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Bob Goalby 'knew things' and would share with those who asked, including this: He won the Masters because 'I shot the lowest score'

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Bob Goalby is presented the green jacket by previous year's winner, Gay Brewer, during the 1968 ceremony.

Bettmann

January 21, 2022

The thing about Masters champion Bob Goalby, who died Thursday at age 92 in Belleville, Ill., was that he knew things. A lot of things. He had been around.

He was five months older than Arnold Palmer, and never really warmed to the game’s most popular player—though for reasons that had nothing to do with envy. He played plenty of golf with Ben Hogan and Sam Snead and got an inside look at their rivalry. He was amused by the antics of Tommy Bolt, knew who the cheaters were, and cringed at the idea of he and his peers being looked upon as “spoiled brats” when the players broke from the PGA of America and formed the PGA Tour in 1968, the year of his controversial win at Augusta National Golf Club.

He didn’t know of all the skeletons in golf’s closet. But he was one of the last who knew where the closet was.

Golf’s history is a bit sketchy before the creation of the PGA Tour. Records were poorly kept, and there still is considerable debate about which tournaments qualified as official tour events. It took grizzled men like Goalby, knowledgeable about all of the important things that happened that never made it into newspaper headlines, to fill you in. If you wanted the story, he would give you the story.

Goalby was a tremendous source for this writer the way Byron Nelson was once a wonderful person to dial up from time to time. He loved to talk about golf. They were both of an era when athletes trusted writers, so they talked plainly, without qualifiers or filters.

While he wasn’t one of the four players on the Tournament Committee negotiating the break-up of the Tournament Players Division of the PGA—Jack Nicklaus, Gardner Dickinson, Frank Beard and Doug Ford fulfilled that role—Goalby was a strong advocate for the players having a greater say in how the tour was run. It irked him that Palmer wavered between the two sides behind the scenes while Nicklaus and Dickinson took the heat publicly. It didn’t matter that Palmer’s father, Deacon, was a golf pro and that Arnie thought it best to tread lightly.

“I understood his position,” Goalby once said, “but the fact was Arnold was good at playing the middle in most every circumstance. It was smart of him to do, but we [players] thought he could have used his influence more in certain situations.”

At the same time, the players also considered making their own set of rules separate from the USGA, a topic revisited just a few years ago on the PGA Tour. Goalby said it was only lightly discussed, though 10 years earlier there was considerable momentum toward a separate set of rules until Snead and Palmer, among others, quashed the idea.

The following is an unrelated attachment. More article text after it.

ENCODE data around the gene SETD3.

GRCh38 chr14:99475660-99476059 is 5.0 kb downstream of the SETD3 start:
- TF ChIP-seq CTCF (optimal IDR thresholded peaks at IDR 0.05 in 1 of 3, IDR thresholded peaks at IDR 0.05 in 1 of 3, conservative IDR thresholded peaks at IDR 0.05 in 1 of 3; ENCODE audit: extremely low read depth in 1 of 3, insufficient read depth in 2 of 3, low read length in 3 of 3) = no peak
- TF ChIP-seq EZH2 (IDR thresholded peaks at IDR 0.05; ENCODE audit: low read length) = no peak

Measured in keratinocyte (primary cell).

More importantly, Goalby was a key figure seated at the table when the senior golf circuit now known as the PGA Tour Champions was created in 1980—the tour in which his nephew, Jay Haas, still competes at age 68. There were six players who worked with Deane Beman, then commissioner of the PGA Tour, to lay the groundwork for a new tour—Goalby, Snead, Dickinson, Don January, Dan Sikes and Julius Boros.

Boros, Goalby said, spoke for the contingent when he remarked, “I don’t care how bad I play, and I don’t care how much we play for. I just want to get out of the house 10-12 times a year.” Such were the modest goals at that time.

The topic that seldom came up was his victory in the 1968 Masters, when Goalby was declared the winner after it was discovered that Roberto De Vicenzo had signed for an incorrect score, one that was a stroke higher than what he actually shot. On one occasion, however, the conversation veered in that direction, and Goalby, who came from humble means, had struck upon a compromise position.

The slings and arrows—hate mail, snide remarks and constant questions about the legitimacy of his green jacket—had long since lost their sting. His 11 PGA Tour titles included one major that deep down he felt he had earned. There was nothing he could do about De Vicenzo’s error. It was out of his hands.

But his own scorecard, the one he signed at the end of regulation 72 holes, told a story that was good enough for him, and that was all that mattered.

“I shot 277,” he said. “I shot the lowest score, whether or not Roberto had that penalty. I finished first.”